This post was written by Jim McDonald, Professor of Science Education at Central Michigan University, a National Geographic Certified Educator, and educator. More than ever, our world is interconnected. Today’s students need to understand how the complex and dynamic human and natural systems interact to make smart decisions and function effectively. The study of geography is essential to the comprehension of how our world works. … Continue reading Illuminating Instruction: Putting Science and Geography Together for Better Science Learning
This post was written by English Language Arts educator Dr. Aspen Mock. “In every outthrust headland, in every curving beach, in every grain of sand there is a story of the earth.” –Rachel Carson Which of the following disciplines is inherently geographic? Science? Social Studies? Geography? World Cultures? Fine Arts? English Language Arts (ELA)? The correct answer is: all the above. Every academic discipline connects … Continue reading Five Steps for Teaching the Geo-Inquiry Process in an ELA Classroom
Kim Heckart integrated science and literacy in an inquiry unit investigating the declining bee population. Her third-graders used nonfiction texts to research the reasons behind the decline. They also communicated the problem to their school community and created bee “hotels” to help provide habitat for bees. Continue reading Educator Spotlight: Taking Action to Bolster the Bee Population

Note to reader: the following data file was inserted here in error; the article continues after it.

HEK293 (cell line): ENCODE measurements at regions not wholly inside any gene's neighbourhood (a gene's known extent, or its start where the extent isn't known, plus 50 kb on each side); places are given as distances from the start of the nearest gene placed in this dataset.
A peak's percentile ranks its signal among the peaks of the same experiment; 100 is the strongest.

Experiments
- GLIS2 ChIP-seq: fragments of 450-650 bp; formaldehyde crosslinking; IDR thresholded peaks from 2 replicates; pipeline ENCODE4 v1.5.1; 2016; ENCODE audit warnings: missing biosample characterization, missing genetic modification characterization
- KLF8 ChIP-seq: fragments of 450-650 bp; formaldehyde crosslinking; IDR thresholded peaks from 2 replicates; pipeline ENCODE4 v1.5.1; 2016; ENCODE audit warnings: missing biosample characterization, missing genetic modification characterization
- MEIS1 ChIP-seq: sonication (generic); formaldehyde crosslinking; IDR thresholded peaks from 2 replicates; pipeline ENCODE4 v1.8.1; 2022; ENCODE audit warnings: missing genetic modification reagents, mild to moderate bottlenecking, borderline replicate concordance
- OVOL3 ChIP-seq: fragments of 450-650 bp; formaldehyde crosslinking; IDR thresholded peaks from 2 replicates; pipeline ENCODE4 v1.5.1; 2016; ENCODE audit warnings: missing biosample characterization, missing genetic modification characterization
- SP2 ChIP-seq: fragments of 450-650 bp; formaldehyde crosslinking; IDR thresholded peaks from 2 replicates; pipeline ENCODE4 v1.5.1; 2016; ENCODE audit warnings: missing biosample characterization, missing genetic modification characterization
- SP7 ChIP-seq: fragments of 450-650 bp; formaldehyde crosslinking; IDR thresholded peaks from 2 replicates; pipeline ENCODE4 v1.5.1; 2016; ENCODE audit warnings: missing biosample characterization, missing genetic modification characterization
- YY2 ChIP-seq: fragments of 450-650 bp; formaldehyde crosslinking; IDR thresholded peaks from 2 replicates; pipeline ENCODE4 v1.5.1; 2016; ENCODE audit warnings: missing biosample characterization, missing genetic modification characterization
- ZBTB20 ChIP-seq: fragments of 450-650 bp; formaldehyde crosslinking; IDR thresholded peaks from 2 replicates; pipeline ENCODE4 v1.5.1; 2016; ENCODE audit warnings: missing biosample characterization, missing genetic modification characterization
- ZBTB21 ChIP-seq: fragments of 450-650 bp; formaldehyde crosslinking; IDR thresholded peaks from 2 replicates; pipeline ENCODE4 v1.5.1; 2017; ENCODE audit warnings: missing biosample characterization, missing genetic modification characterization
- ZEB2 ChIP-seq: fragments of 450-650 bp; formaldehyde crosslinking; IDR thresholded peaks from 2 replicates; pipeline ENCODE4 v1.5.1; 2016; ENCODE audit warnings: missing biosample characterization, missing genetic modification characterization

What distinguishes National Geographic Education as a leader in professional development? We had a chance to ask educators at the National Geographic Education Summit, and their answers were both powerful and unpredictable. Participating in our roundtable were: Leon Tynes. Tynes teaches and serves as the technology department head at the Engineering and Science University Magnet School in West Haven, Connecticut. His students are empowered to … Continue reading Why National Geographic Education?
By Alex Oberle The feathery smudge was an epitaph inscribed on a high window of an Iowa home, a sad homage to a migration that came to a sudden and final end. Was the smudge left by an ovenbird, already 700 miles of flight but one unyielding window short of the dense woods of central Ontario? Or was the smudge left by a black-and-white warbler, … Continue reading Celebrating and Advancing the Year of the Bird with Geo-Inquiry